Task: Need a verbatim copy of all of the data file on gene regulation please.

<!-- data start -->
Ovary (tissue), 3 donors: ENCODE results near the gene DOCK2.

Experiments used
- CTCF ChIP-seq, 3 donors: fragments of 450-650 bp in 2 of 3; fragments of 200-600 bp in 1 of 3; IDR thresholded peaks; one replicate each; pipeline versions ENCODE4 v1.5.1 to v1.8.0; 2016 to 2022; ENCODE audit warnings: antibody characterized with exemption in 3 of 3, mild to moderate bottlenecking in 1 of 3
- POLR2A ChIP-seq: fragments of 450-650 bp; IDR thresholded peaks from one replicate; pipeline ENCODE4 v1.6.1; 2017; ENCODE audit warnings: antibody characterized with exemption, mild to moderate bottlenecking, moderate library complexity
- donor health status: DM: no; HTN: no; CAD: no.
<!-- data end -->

Ovary (tissue), 3 donors: ENCODE results near the gene DOCK2.

Experiments used
- CTCF ChIP-seq, 3 donors: fragments of 450-650 bp in 2 of 3; fragments of 200-600 bp in 1 of 3; IDR thresholded peaks; one replicate each; pipeline versions ENCODE4 v1.5.1 to v1.8.0; 2016 to 2022; ENCODE audit warnings: antibody characterized with exemption in 3 of 3, mild to moderate bottlenecking in 1 of 3
- POLR2A ChIP-seq: fragments of 450-650 bp; IDR thresholded peaks from one replicate; pipeline ENCODE4 v1.6.1; 2017; ENCODE audit warnings: antibody characterized with exemption, mild to moderate bottlenecking, moderate library complexity
- donor health status: DM: no; HTN: no; CAD: no.